But in the body it is such a complex, well-organized and adaptive mechanism.
Similar to the complex process of digestion, controlling the level of blood sugar involves an intricate mechanism.
When we eat, the level of sugar in the blood increases because the food is broken down into glucose or sugar. Because blood reaches all parts of the body, it is very important to monitor a person’s sugar level. Otherwise, many parts and functions of the body like the kidneys, eyes and nerves can be affected. This is what happens in people with diabetes. Insulin, a hormone released by the pancreas which decreases the level of sugar in the blood, is important in regulating blood sugar levels when we eat food. This hormone helps protect us from blood sugar levels that are too high. If the blood sugar level drops too low, sugar stored in the liver is broken down into glucose by a hormone called glucagon that is also released by the pancreas. The glucose is then released into the blood stream and the blood sugar level increases. The same pancreas which generates the insulin that reduces the blood sugar level also generates another hormone, glucagon, which raises the blood sugar level! Every moment, the level of blood sugar is regulated so beautifully by the body sensing the level of blood sugar and activating the appropriate mechanism to maintain it in a safe range.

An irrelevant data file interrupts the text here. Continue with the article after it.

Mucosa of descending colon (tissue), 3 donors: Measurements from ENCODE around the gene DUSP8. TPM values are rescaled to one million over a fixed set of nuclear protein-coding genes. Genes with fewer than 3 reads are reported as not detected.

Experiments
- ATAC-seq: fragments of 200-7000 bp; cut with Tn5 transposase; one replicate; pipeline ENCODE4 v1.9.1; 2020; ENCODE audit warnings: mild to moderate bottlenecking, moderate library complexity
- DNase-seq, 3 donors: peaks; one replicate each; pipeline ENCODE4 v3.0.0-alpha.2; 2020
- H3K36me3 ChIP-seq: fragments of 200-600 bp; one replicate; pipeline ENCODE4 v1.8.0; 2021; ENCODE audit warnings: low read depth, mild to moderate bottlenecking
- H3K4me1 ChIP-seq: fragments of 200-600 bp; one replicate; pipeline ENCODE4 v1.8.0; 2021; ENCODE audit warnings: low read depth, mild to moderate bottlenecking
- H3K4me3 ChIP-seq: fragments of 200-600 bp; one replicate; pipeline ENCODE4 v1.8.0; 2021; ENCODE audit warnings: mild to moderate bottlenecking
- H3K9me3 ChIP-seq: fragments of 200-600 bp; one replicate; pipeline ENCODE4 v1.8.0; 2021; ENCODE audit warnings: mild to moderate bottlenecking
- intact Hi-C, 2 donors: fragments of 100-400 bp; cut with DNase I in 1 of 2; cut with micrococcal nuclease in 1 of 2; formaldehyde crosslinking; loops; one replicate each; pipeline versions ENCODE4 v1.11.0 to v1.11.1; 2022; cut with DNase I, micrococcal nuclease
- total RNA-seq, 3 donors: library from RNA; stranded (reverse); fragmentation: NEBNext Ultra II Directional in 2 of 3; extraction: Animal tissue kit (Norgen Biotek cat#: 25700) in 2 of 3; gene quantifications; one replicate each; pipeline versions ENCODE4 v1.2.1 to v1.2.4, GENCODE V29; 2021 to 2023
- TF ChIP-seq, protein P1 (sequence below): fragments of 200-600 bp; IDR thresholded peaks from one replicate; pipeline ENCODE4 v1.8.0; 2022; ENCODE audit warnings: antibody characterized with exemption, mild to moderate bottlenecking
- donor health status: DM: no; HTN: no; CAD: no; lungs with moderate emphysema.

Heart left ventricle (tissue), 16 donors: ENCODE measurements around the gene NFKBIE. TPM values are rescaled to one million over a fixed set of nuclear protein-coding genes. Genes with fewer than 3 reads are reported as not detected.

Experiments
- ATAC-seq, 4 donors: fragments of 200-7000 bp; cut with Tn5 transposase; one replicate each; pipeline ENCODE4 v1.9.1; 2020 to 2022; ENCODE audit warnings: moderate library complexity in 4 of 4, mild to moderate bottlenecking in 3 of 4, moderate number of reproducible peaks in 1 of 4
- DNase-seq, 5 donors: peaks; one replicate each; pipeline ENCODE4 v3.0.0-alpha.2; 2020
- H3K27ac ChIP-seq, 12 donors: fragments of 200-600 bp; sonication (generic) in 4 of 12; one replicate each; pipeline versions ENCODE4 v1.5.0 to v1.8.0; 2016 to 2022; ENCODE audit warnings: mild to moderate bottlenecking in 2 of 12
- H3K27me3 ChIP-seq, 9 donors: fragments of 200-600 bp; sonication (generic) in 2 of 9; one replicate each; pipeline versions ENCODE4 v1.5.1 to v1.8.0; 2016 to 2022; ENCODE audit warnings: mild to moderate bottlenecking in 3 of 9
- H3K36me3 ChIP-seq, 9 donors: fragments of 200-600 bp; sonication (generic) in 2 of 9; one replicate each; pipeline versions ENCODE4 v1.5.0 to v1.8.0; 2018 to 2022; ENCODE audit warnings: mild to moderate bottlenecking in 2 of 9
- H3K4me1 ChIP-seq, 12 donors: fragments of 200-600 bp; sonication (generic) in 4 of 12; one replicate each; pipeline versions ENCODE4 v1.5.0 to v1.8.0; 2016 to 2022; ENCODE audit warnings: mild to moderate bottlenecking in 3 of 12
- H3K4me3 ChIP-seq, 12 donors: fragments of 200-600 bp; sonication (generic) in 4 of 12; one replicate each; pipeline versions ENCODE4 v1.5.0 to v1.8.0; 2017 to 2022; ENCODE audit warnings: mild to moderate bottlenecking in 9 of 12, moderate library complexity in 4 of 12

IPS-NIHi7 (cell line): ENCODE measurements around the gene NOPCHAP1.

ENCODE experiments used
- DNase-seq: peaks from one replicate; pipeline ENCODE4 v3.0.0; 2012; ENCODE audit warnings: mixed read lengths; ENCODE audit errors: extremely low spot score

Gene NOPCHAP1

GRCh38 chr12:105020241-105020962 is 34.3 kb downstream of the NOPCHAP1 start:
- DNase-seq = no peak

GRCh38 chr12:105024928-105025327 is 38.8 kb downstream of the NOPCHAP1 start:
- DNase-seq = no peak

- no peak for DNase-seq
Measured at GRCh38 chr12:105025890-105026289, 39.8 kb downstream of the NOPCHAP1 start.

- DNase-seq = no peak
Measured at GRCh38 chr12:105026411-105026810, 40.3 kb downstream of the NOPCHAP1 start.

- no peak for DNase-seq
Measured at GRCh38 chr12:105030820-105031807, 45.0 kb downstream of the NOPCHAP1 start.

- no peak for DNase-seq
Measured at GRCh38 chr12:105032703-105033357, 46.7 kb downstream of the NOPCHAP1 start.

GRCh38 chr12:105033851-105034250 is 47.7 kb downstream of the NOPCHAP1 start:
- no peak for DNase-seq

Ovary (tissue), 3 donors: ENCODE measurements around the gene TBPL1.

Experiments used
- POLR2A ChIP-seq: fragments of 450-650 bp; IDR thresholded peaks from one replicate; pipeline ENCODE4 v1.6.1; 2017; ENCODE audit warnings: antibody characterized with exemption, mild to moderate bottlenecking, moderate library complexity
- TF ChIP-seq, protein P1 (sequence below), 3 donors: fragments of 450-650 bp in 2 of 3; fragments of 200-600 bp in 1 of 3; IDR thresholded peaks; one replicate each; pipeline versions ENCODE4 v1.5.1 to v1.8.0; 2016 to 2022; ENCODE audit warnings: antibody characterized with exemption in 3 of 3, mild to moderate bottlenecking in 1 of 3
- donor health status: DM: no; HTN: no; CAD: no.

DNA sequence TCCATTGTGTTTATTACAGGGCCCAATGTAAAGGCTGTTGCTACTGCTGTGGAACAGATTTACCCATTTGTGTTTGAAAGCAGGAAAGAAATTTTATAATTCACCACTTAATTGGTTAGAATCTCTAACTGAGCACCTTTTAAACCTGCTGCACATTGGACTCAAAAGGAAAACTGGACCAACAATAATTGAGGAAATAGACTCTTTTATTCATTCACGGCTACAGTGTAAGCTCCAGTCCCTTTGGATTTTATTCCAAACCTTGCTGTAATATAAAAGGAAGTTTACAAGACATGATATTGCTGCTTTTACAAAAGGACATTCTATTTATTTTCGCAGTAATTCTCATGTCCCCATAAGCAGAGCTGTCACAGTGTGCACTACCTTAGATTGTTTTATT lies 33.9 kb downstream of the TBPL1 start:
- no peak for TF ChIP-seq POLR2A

Take the example of the human brain. Such a mind-boggling intelligence operates inside a structure that is just about two fist sizes! To date, scientists around the world have not been able to replicate tasks that the brain seems to do so effortlessly.